Pricing is set through some monthly subscriptions according to desired geographical coverage.

Contact us to discuss your needs. 

Interactive map of the Arctic
is a digital, interactive map
just launched by Greenpeace
with the North Pole at its centre.

From Greenpeace

The map features a number of static and dynamic layers that visualise the beauty of the Arctic, the threats it faces and our struggle to protect it.
The Arctic is under pressure from oil companies seeking to exploit its resources.
They see the melting of the sea ice not as a warning, but as a business opportunity.
Take a journey into the Arctic and explore for yourself its natural wonders, the threat of the encroaching oil industry, and follow the struggle to Save the Arctic.

Join the North Pole Expedition and follow the team as they make their way to the pole, with frequent, near-live, updates of their position and a geoblog of all the tweets, blogs, pictures and videos.

 Mercator Septentrionalium Terrarum (1595)
first state Mercator’s map of the North Polar regions

Links :

Sunday, April 28, 2013

Image of the week : Great Blue Hole in the Belize Barrier Reef

>>> geolocalization with the Marine GeoGarage <<<

From ESA

The Lighthouse Atoll in the Belize Barrier Reef is featured in this image acquired by Japan’s ALOS satellite.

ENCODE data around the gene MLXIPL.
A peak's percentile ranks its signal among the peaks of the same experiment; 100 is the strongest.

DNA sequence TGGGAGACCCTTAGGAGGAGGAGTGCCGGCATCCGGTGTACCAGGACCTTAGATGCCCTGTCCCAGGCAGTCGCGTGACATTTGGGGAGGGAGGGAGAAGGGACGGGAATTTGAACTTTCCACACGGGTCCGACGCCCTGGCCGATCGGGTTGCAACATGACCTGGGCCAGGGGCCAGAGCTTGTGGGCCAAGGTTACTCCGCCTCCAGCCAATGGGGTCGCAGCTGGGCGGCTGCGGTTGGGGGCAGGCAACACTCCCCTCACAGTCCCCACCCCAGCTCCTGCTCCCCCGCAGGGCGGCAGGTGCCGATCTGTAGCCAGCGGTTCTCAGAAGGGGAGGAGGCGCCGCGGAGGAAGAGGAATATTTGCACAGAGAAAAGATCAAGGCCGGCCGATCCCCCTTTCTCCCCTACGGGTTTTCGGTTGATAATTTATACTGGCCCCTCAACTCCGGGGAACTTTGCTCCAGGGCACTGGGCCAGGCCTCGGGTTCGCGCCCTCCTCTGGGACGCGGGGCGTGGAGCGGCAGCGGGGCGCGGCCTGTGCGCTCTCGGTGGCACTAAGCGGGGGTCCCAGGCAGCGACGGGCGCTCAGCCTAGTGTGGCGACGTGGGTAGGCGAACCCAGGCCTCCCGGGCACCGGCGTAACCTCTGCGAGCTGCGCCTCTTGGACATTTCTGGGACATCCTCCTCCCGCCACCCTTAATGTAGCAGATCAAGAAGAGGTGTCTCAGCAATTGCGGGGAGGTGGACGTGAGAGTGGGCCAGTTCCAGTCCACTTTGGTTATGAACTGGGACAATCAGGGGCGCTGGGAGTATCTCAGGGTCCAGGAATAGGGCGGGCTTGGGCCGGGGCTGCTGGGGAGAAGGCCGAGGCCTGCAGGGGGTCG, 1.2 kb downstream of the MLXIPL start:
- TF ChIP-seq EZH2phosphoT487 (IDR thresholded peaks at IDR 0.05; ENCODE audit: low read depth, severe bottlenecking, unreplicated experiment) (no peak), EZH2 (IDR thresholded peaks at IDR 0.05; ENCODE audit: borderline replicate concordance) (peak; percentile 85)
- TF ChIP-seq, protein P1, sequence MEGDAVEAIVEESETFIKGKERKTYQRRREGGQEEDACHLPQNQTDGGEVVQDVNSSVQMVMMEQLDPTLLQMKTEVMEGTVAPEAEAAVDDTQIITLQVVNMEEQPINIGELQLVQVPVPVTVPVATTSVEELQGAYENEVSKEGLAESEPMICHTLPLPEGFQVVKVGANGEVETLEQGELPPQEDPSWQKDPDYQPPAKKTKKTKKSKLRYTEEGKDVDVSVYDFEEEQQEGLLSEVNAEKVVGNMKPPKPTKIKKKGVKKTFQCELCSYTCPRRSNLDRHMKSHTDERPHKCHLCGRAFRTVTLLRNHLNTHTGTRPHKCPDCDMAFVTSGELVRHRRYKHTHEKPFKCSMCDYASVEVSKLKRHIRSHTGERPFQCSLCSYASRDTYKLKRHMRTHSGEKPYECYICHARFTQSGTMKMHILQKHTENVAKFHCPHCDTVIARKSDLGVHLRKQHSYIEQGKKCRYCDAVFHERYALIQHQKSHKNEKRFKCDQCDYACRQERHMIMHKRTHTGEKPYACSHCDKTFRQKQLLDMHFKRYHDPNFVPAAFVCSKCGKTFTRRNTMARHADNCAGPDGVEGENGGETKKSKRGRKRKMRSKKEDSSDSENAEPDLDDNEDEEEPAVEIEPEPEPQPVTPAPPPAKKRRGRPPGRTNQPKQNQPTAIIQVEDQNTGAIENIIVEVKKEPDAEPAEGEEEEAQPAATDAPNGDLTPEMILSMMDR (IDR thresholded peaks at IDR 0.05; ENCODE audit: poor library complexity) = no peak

In the upper-central part of the image, an underwater sinkhole known as the Great Blue Hole appears as a dark blue circle.

Surrounded by the shallow waters of the coral reef, the Great Blue Hole measures over 300 m in diameter and about 123 m deep.
Formed when the sea level was much lower, rain and chemical weathering eroded the exposed terrain.
Water later filled the hole and covered the area when the sea level rose at the end of the ice age.

Also visible in the image are two coral islands – green with vegetation – called cayes.
The larger to the west is Long Caye, and the smaller Half Moon Caye is to the east.

As part of the Belize National Parks, the Half Moon Caye Natural Monument was the country’s first protected area.
The almost 40 sq km island is an important breeding area for the seabird, the Red-footed Booby.

The greater Belize Barrier Reef has been a UNESCO World Heritage Site since 1996, but in 2009 it was put on the List of World Heritage in Danger.
The reef provides a significant habitat for threatened species, including marine turtles, manatees and the American marine crocodile.

The Advanced Land Observing Satellite captured this image on 29 March 2011 with its Advanced Visible and Near Infrared Radiometer, which is designed to chart land cover and vegetation in visible and near-infrared spectral bands, at a ground resolution of 10 m.

Links :